After spotting him at nationally televised Rick Santorum campaign events, some of state Rep. Andy Patrick's constituents are questioning his absences from the state House of Representatives
Of the 19 roll call votes the House has taken since the legislative session began Jan. 10, the Hilton Head Island Republican has missed 11, including Tuesday's vote overriding Gov. Nikki Haley's veto of a bill targeting a permit allowing Georgia to expand the Savannah port.
"You see that and question how you're being represented in the Legislature," said Hilton Head resident Dean Dizikes. "How can you represent Hilton Head Island if you're gone for half of the legislative session? I think his constituents would like to know. ... Where is his primary responsibility?"
Patrick, chief executive officer of security consulting firm Advance Point Global, said he "was engaged in a project" related to his business that required him to request a leave of absence from the legislature.
Patrick was headed back to Columbia Tuesday from Grand Rapids, Mich., following the excused absences granted by House Speaker Bobby Harrell, R-Charleston, but a flight was canceled, he said.
Patrick said he was providing security for a client, but would not say whether that client was Santorum, whom he endorsed earlier this year.
Patrick said he "provides a very sensitive, discrete service" and wants to protect the integrity of his work.
Attempts to reach the Santorum campaign for comment Tuesday were unsuccessful.
"My time under contract is complete and I'm headed back to Columbia and plan to be there every day going forward," Patrick said by phone from the Grand Rapids airport.
Santorum was recently granted Secret Service protection by Homeland Security Secretary Janet Napolitano at the campaign's request, according to Secret Service spokesman Brian Leary.
Patrick served as a special agent with the Secret Service from 1997 to 2007. During the course of that career, he directed security arrangements for the president, vice president and foreign heads of state.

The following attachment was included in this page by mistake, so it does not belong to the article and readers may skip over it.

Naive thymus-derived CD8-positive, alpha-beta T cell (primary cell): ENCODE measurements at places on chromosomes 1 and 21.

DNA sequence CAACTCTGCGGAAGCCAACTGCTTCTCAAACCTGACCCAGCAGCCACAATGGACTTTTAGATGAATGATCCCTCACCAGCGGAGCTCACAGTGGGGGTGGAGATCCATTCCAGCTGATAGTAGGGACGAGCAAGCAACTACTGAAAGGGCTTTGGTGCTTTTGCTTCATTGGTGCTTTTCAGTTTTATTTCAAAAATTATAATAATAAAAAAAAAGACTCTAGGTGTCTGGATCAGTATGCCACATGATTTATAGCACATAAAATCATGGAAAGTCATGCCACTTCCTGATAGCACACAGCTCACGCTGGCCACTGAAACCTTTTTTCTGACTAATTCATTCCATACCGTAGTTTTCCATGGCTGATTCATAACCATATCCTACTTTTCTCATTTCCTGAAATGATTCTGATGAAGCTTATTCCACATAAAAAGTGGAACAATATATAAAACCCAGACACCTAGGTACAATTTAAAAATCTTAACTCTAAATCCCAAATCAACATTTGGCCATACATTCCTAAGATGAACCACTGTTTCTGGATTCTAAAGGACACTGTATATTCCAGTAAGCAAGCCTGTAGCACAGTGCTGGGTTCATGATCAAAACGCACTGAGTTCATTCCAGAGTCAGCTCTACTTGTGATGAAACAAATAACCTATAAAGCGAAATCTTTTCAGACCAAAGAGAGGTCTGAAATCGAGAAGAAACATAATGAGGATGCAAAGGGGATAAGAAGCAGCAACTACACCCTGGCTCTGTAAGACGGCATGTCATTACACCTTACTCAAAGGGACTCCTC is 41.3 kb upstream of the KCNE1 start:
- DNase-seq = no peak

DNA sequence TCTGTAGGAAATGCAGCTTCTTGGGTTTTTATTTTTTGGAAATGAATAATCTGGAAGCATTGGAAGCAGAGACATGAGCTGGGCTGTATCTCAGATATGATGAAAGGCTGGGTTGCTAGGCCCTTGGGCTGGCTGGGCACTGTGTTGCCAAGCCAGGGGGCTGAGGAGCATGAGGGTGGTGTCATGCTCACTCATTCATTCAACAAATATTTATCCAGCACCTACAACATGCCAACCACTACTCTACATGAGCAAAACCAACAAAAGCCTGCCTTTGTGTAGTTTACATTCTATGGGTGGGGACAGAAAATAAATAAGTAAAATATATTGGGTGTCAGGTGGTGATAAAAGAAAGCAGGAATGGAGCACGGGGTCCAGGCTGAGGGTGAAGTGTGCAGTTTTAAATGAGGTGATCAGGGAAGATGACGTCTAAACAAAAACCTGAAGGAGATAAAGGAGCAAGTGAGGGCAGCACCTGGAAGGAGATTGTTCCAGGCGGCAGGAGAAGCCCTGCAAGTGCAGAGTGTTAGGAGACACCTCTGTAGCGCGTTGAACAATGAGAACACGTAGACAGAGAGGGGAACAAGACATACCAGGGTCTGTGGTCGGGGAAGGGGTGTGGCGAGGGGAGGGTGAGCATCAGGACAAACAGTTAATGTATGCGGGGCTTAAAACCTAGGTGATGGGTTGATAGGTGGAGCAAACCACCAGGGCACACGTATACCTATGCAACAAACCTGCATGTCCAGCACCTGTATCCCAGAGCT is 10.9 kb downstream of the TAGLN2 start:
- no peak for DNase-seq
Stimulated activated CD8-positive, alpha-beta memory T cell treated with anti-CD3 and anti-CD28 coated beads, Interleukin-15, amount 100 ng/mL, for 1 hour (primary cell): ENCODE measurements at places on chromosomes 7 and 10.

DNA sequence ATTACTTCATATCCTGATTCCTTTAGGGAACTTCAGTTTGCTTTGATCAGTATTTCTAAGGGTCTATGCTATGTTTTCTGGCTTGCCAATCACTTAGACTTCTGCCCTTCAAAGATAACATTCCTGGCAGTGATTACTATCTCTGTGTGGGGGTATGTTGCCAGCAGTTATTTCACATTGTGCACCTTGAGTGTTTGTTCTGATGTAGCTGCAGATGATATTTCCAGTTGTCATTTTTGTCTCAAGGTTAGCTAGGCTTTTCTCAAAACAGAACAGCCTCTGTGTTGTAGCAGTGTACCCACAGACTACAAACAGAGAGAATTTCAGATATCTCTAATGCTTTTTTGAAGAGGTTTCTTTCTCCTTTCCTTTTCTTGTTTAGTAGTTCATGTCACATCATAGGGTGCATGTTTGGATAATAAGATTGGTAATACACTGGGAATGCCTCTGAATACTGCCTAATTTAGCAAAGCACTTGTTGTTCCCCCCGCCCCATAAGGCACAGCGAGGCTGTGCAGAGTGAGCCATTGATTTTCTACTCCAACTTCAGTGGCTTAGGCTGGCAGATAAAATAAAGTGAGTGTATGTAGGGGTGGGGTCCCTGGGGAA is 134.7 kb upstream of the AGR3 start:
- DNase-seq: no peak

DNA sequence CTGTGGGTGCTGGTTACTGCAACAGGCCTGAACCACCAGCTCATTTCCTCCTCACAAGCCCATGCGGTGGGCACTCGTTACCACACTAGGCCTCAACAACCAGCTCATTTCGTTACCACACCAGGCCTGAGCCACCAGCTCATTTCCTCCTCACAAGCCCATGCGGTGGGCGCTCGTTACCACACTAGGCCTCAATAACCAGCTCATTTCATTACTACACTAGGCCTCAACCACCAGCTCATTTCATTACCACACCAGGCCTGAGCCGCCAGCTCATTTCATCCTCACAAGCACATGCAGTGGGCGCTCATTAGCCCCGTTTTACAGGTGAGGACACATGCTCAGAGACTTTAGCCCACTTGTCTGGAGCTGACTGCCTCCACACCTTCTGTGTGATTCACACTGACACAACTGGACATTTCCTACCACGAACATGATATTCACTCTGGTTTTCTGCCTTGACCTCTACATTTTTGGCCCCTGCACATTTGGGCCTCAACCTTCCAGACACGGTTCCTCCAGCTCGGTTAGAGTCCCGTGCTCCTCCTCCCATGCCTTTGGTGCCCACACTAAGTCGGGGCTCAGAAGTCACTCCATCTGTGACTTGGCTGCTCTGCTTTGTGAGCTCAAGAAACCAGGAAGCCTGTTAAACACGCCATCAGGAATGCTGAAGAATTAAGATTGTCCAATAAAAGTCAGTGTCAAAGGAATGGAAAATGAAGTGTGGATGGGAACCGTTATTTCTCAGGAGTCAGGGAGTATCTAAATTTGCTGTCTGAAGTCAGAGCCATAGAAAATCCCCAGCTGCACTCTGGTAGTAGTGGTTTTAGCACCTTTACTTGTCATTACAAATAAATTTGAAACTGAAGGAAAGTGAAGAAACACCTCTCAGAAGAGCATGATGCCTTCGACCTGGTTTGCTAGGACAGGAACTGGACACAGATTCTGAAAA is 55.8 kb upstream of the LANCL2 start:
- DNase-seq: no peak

Patrick said he made every effort to be present for House votes and debate, hopping redeyes from Denver or Seattle or driving overnight from Florida.
"Certain weeks were (more) difficult for me to get back to Columbia than others, because it wasn't feasible or logistically possible," Patrick said. "I take my responsibility as a member of the S.C. House of Representatives seriously, and my time with the client was extended beyond what I expected. I hired people so they could take my place when appropriate and was there (with the client) when I felt I needed to be."
He said he did his best to balance his legislative priorities with earning a living.
"I still have to put food on the table for family and protect my ability to earn a living at the same time," Patrick said. "It became a little bit of a challenge (at) the beginning of this year because of the unique nature of the project, but that's over."
There is no stated policy or criteria for what qualifies for leave, according to Greg Foster, spokesman for the House Speaker's office.
"Members notify the Speaker of the House ... to request leave," Foster said. "It's not so much permission, but notification they'll be absent."
Follow reporter Tom Barton at twitter.com/EyeOnHiltonHead